NBA All Star Charles Barkley: Public More Homophobic Than the Locker Room

The Hall of Famer complained about NBA players getting a bad rep, saying that the sport is receptive to gay teammates. 

Posted:
 
180626121-former-nba-player-and-sports-commentator-charles
Charles Barkley

Bryan Steffy/Getty Images for Showtime

Former basketball star Charles Barkley is defending his sport, saying in an interview on Monday with CNN’s Wolf Blitzer that the view of the sports world as homophobic and dangerous for gay teammates is not true.

"I think they would be safe with their teammates," Barkley said, when asked if openly gay teammates would be welcome in the NBA. "I think the public at large is more homophobic than guys in the locker room. I think we as players get a bad rap."

"I'm against any form of discrimination—I learned that from [NBA Hall of Famer] Bill Russell," he added, affirming his own stance on the situation. "As a black player, we always want to be inclusive. And we’ve all played with gay players. We should not be discriminating against anybody. And I think it’s an insult to gay people to think that they’re going to be looking at teammates in a sexual way. That’s an insult to all gay men."

Barkley pointed to NFL prospect Michael Sam to prove his point, emphasizing the support that Sam received from his teammates when he came out as being gay recently.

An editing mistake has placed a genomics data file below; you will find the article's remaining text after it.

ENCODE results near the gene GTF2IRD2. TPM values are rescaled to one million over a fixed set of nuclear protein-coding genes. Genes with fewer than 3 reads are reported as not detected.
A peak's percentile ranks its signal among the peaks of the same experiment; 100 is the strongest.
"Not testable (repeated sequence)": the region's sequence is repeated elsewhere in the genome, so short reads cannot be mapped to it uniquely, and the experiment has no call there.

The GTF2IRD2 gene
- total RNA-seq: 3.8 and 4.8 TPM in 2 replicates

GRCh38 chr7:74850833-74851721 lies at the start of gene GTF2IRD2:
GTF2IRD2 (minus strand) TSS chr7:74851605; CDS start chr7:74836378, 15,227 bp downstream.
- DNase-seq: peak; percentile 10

"If you go back and look at that Michael Sam interview, he told his team over the summer. He never had an issue. And none of those players outed him on Instagram, or Twitter or any of that social crap," he said. "I think players are going to respect each other, and we should respect each other. When you’re part of a team, there’s going to be agreements and disagreements but you should always have respect for each other."

Watch the exchange below:

Comments
The Root encourages respectful debate and dialogue in our commenting community. To improve the commenting experience for all our readers we will be experimenting with some new formats over the next few weeks. During this transition period the comments section will be unavailable to users.

We apologize for any inconvenience and appreciate your continued support of The Root.

While we are experimenting, please feel free to leave feedback below about your past experiences commenting at The Root.